Meet the Nominees: Feature Film Symposium

January 25, 2014

Scroll to the bottom of this page for photos and video.

The DGA held its 23rd annual Meet The Nominees: Feature Film Symposium on Saturday morning, January 25, 2014. Directors Paul Greengrass (Captain Phillips), Steve McQueen (12 Years A Slave), David O. Russell (American Hustle), and Martin Scorsese (The Wolf of Wall Street) joined moderator Jeremy Kagan onstage before a standing room only crowd in the Guild’s Los Angeles Theatre. Alfonso Cuarón, nominated for Gravity, was unable to attend.

“This symposium is one of our most popular events of the year – a rare and exceptional opportunity to enjoy the company of our outstanding feature film director nominees as they share the inside stories of their individual journeys in bringing their nominated films to life,” said DGA President Paris Barclay in his welcome. “I’ve been coming for twenty years and taking notes – nuggets I want to remember, great quotes to use on set. It’s been my post-graduate education in direction.”

After screening clips from each film, the directors headed to the stage where Kagan began the discussion into the creative processes to “see how you do what you do.” Kagan fittingly opened the conversation by asking each director how they first begin their day on set.

Steve McQueen said the first person he talks to is his D.P. Sean Bobbitt. “It’s usually, ‘Morning, how did you sleep?’ ‘I didn’t.’ Sometimes I don’t even know what we’re going to shoot because we’ve planned it months in advance, so it’s nice to be fresh so I can be in the moment of shooting. So it’s really sort of like waking up slowly and revving up and going for it.”

The first person Scorsese sees on set is his producer, Emma Koskoff. “She’s the only one who would come near me. She takes me in the trailer, gives me a little bit of a filler and then she allows the Assistant Director to come in and he was very good because it was really a no nonsense approach. I’m really only concerned about the first two or three hours because there are certain things I can do with the actors and certain connective tissue that deal with camera movement that I know we could get at a certain time or even with a second camera at the same time and I’m interested in all that. We were on schedule so whatever happened in that first 40 minutes in that trailer seemed to work, but it’s a very slow, gradual beginning of the morning. I’m not very good with mornings.”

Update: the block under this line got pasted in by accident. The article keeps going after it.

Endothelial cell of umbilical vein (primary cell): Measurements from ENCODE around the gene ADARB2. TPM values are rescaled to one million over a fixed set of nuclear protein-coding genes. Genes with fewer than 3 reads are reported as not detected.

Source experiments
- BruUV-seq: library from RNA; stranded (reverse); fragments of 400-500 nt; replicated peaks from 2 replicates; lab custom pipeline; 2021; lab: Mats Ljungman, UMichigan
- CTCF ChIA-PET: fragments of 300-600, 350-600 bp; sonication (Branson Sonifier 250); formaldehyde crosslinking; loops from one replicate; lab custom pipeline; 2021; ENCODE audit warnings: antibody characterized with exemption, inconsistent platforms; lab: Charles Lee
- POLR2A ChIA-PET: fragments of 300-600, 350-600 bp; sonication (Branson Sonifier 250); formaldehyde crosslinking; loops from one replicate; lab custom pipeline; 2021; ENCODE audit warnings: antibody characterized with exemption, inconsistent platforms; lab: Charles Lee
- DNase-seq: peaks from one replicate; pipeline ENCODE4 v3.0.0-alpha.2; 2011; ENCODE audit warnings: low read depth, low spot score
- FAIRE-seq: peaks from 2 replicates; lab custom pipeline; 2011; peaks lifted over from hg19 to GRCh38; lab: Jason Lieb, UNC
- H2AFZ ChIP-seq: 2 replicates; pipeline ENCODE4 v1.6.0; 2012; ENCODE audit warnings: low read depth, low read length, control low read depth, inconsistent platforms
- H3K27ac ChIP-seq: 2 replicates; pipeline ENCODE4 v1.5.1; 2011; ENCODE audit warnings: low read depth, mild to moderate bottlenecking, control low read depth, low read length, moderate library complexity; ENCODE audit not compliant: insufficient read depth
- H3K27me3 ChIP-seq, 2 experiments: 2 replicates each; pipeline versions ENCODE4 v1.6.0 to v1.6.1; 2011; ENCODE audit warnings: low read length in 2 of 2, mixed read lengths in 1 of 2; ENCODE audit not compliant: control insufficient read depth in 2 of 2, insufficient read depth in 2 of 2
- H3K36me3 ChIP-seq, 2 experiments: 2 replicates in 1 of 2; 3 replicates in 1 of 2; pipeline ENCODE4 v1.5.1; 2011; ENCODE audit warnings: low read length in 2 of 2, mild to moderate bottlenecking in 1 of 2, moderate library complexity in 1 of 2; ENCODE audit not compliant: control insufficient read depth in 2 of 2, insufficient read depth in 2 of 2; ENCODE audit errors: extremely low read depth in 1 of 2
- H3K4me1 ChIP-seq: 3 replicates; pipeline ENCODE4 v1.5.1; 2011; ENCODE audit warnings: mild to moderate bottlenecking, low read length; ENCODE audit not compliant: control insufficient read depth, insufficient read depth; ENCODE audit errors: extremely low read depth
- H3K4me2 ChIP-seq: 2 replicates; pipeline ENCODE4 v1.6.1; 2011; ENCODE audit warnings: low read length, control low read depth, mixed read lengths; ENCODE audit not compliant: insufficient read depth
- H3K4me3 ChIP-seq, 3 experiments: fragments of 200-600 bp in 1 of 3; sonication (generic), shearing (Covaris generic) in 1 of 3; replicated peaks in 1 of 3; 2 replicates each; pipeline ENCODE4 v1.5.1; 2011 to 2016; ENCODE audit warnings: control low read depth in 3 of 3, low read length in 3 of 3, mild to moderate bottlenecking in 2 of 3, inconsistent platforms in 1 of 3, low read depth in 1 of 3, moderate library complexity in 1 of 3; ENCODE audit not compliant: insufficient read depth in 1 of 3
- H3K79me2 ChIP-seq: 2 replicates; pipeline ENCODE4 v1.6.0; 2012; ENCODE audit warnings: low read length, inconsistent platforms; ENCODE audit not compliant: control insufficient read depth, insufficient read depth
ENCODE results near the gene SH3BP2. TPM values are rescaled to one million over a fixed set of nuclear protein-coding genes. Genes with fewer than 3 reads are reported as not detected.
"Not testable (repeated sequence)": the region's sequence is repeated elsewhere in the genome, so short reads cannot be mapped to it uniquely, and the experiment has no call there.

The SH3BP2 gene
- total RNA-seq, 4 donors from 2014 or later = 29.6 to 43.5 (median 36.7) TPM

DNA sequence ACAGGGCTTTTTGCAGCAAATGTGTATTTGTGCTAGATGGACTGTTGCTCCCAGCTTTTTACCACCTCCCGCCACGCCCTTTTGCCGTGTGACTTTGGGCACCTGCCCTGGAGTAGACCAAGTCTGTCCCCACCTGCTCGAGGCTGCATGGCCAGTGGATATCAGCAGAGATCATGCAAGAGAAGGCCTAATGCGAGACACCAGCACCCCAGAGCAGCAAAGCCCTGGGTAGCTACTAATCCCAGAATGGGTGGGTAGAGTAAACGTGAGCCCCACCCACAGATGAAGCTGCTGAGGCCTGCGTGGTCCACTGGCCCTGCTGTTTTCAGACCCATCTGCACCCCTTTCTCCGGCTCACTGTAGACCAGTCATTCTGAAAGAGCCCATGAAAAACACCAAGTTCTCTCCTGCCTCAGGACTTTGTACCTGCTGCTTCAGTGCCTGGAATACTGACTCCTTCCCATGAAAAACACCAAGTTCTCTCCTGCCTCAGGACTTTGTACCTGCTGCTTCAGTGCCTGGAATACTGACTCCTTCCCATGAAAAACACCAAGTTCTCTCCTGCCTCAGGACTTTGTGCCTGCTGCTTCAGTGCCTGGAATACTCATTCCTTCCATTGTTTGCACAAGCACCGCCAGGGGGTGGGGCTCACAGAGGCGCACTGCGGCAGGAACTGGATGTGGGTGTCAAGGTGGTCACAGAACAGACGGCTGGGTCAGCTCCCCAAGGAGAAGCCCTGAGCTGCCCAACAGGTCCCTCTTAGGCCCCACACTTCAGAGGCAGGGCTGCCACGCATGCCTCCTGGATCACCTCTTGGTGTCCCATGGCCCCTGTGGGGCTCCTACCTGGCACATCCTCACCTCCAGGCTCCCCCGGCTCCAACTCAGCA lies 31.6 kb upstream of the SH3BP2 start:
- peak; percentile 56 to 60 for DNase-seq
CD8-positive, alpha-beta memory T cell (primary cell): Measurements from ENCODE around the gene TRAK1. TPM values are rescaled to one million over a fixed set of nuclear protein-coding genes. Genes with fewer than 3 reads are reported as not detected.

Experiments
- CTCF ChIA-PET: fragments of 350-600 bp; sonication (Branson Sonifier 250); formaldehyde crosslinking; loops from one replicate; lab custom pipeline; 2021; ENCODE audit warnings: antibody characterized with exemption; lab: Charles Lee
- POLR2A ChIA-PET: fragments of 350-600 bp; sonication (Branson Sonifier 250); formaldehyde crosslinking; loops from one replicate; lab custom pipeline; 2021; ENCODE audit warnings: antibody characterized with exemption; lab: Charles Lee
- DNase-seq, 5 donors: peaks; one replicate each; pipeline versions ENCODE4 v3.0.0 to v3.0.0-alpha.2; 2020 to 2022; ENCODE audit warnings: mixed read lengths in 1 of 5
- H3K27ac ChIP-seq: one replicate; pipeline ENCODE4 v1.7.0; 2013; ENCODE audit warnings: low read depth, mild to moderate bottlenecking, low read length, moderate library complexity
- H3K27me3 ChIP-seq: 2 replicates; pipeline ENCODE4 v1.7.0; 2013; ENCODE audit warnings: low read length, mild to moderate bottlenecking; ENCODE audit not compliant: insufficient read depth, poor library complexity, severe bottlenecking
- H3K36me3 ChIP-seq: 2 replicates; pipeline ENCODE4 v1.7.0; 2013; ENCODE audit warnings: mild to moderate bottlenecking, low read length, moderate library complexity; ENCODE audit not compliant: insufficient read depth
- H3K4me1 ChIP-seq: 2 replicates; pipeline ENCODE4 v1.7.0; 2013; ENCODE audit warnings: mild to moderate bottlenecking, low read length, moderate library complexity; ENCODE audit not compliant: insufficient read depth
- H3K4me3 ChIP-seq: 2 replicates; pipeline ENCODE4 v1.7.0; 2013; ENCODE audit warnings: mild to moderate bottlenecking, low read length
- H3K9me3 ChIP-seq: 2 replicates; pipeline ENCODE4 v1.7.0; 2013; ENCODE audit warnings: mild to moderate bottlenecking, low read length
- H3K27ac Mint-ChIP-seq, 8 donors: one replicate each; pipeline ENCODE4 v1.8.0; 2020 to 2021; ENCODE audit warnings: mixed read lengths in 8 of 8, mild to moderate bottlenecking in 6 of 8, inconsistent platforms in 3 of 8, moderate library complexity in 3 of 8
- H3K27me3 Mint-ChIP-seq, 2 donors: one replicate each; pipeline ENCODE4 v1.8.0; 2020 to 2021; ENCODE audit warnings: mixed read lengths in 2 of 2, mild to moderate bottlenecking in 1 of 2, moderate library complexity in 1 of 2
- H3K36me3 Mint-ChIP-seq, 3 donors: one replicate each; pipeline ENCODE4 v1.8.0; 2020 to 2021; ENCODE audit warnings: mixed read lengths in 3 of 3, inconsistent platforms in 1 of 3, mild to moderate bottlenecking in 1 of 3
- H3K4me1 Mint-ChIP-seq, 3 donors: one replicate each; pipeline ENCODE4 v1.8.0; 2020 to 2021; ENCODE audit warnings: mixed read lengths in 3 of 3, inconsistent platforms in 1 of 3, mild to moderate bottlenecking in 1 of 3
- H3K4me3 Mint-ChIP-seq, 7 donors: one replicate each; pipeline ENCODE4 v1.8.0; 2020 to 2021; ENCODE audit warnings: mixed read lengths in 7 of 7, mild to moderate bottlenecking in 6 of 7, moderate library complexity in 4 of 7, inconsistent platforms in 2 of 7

David O. Russell admitted to not focusing on any one person when he first gets to set. “I like listening to everyone. I like to have a huddle in the van right away because these movies are done on a shorter schedule because it helps me from the ADD of the overwhelming-ness of it all, and it helps everybody because everybody is overwhelmed. I think every day on a movie is like you’re on the ropes in Raging Bull. You’re getting your ass beat the first half of the day, then you start to land some punches. By the end of the day, sometimes you’re like, ‘Yeah, I beat that day. I did it.” Every day is like that. It’s a grand life of adventure or otherwise we should have gone to dentistry school like my mother wanted.”

“I definitely hit the coffee first,” revealed Paul Greengrass. “I will go and get some coffee, then I’ll go and get some more coffee, and you’re right in the middle of everybody. I’ll do a trip around all the actors who are on that day. I’ll have spoken to everybody individually as soon as I come in so I can take everybody’s temperature and make everyone feel involved. It’s not just a group thing. It’s all designed to bring us together at that moment on set. If you can get the first shot away early you make a strong start. If you don’t, you’re always chasing the day.”

With that start, the symposium continued into the morning where each Director offered further insight to their creative process, the struggles they faced getting their films made, and the advice they would give an aspiring director. Just a few hours after everyone had left the stage, one of the nominees would be walking on to a different one—accepting the DGA’s Outstanding Directorial Achievement in Feature Film Award—but for a few hours each nominee displayed through their camaraderie and love of the craft why each one of them, and their films, were equally as outstanding and deserving of the award.


Article written by Kent Ochse 

Meet the Nominees: Feature Film Symposium:
  • Directed by: Jim Tanker
  • Stage Manager: Tracey Smith Baumert
Pictures & Video

photos by Byron Gamarro & Alberto Rodriguez

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